In the business world, it’s never easy being the little guy. Not only can the goliaths in your industry beat you in price just about every single time; they also probably have first-quarter marketing budgets 10 times your annual revenue.
One of the biggest advantages, fair or not, that the big guys have over small businesses is assumed credibility. They’re big, so they must know their stuff, people may speculate.
Let’s face it: Most of us would probably like to support a small, local business over a big-box corporation, but for a lot of people, it’s still going to be a little scary trusting a company that operates out of a spare bedroom over a company with a nice, flashy office in Manhattan.
How do you, the small-business owner, face this challenge?
Do what the frilled lizard does. Pretend you’re bigger. The odd little lizard from Down Under is famous for its large ruff of skin that flares out when it feels threatened, making it look bigger and fiercer than it really is.
In order to compete with the big guys, don’t be afraid to do a little pretending yourself. Here are three easy ways that your small business can be like a frilled lizard.
1. Get a phone line with business features. If you don’t want clients to necessarily know that you run a one or two-person shop, having a business phone line with a recorded message and menu options will give them a sense that you run a much bigger business.
I know you’re thinking that you can’t afford an elaborate business line. Well, maybe you can.
If you own a cell phone—and I’m guessing you do, because a recent survey suggests that one-fifth of small-business owners feel they could not survive without their mobile devices—why not put it to work as your business line as well? For example, there’s an application for the iPhone called Line2. Line2 has a variety of features for the small-business owner, as described in an article in The New York Times.
If you don’t own an iPhone, you still have options. Google Voice offers flexible features like do not disturb, call forwarding, call screening, transcribed voicemail, and more. Google Voice will be supported on most Android handsets (you may need to check with your wireless carrier to be sure it supports Google Voice, too). If you don’t use an iPhone or Android, you may want to consider a virtual office or phone system service, such as Grasshopper, which offers toll-free and local numbers, unlimited extensions, forwarding, and voicemails by email.
2. Move beyond PayPal. In the early days of the internet, the idea of using a credit card to buy something on the internet felt like playing Russian roulette. Then PayPal came along and helped us get more comfortable with the idea of buying online.
These days, shoppers regularly use credit cards online. Ecommerce sites are more secure, and most credit cards now have built-in protections for online purchases.
As such, it’s probably time for your business to move beyond PayPal. Don’t get me wrong; PayPal is still popular and convenient for some shoppers—but it’s no longer the standard payment option offered online. If anything, most reputable ecommerce websites that accept PayPal offer it in addition to other payment methods.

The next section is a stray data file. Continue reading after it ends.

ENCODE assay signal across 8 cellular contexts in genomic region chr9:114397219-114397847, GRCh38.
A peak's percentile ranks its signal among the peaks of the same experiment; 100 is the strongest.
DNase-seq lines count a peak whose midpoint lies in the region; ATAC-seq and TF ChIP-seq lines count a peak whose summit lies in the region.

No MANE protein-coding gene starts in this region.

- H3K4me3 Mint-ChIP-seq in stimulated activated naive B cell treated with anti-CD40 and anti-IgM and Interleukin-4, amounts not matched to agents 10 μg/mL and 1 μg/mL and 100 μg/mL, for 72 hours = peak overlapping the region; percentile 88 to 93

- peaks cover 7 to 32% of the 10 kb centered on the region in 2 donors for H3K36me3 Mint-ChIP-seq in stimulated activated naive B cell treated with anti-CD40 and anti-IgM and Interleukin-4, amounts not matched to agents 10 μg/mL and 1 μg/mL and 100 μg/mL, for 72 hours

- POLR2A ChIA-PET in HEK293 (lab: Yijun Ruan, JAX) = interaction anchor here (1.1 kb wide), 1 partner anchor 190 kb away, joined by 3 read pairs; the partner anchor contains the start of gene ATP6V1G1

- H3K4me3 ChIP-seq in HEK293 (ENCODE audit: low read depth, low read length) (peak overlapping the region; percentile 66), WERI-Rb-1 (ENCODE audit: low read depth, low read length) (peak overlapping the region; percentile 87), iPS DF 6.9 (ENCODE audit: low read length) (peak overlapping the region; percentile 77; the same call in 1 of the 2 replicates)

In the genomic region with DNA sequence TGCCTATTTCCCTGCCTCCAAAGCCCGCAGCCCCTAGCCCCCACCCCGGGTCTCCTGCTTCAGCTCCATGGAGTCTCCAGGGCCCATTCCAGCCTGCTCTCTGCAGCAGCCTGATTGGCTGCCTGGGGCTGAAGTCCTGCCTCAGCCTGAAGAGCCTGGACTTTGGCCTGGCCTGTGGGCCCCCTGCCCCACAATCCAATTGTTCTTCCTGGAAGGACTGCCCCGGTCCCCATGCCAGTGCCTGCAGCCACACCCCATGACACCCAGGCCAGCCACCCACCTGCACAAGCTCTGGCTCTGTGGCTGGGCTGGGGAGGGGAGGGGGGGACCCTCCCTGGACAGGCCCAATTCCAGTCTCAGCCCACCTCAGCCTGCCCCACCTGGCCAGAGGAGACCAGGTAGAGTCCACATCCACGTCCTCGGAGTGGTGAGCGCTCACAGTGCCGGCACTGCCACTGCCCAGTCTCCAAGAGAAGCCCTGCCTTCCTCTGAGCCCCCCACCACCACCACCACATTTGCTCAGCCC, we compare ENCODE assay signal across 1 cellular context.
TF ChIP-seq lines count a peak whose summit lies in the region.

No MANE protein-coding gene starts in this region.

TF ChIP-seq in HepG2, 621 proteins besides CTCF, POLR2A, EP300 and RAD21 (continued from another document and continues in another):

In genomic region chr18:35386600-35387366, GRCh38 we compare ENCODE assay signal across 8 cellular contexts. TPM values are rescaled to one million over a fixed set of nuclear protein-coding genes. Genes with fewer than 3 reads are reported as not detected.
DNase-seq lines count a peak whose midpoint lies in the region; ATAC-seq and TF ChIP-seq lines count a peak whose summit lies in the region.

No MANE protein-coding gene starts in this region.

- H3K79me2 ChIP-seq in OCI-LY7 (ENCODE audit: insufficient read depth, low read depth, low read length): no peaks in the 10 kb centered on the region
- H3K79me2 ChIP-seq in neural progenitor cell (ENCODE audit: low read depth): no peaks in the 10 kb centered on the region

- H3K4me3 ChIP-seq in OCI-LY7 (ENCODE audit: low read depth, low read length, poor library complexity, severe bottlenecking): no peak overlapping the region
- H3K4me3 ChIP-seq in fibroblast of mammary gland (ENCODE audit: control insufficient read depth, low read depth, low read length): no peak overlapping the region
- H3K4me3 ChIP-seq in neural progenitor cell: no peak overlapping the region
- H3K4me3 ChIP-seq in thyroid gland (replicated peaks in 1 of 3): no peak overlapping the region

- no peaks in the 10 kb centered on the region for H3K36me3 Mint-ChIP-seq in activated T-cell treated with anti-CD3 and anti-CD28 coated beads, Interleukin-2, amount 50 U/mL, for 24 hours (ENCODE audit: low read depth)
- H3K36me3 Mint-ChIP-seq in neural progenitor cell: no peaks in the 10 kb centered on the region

You might be thinking, “How can my small business qualify for a merchant account?”
Although it’s easy to obtain a PayPal merchant account, you’d be surprised at how easy it is to get a real merchant account, too. You might want to check it out.
As an additional tip, be sure to use a dedicated SSL certificate when setting up your ecommerce site. Although a shared certificate and a dedicated certificate will both encrypt transactions effectively, there’s a notable difference. With a shared SSL, the URL will change to a different address (the address the shared SSL is assigned to) when a shopper enters the secured area of your site. That is a huge red flag for savvy online shoppers, and they may think twice before entering their payment information.
3. Get fancy with your email address. A couple of years ago, around the time Brett Favre “retired” from the Green Bay Packers, I went online to see how much it would cost to get a signed Favre jersey. I found a sports-memorabilia shop in Florida that had one I could afford.
I’ve never been to Florida so I didn’t have any expectations of hearing about this shop before, but the website was nice and it appeared legitimate. But I had some questions about the jersey, so I went to the “about us” page to get an email address. The email address was a Yahoo account.
That scared me off, and I didn’t buy the jersey.
If you’re running your own business, nothing will reek more of small time (or worse, not credible) than having an email address from a free email service provider. If you have a website for your business (if you don’t, that will also come off as small time) check with your hosting company or webmaster to see how you can get an email account. Services like Gmail also have options for you to use your own domain name.
Here are some more frilled-lizard tricks you might want to consider regarding your business email account:
• Create an auto-response email to inform senders when you’re unavailable. It will set an expectation about the length of time it will take you to reply to the senders.
• Create email addresses, or alias addresses, for different roles (e.g., sales@, support@, feedback@).
• Add a professional-looking signature to all emails, including all replies. It should include your title, business phone number, and email address.
If you’re a small-business owner, let us know about any tricks you use to appear bigger. For everyone else, let us know what you think. Is it important to you to make your business appear bigger in order to be considered credible? Let us know in the comments below.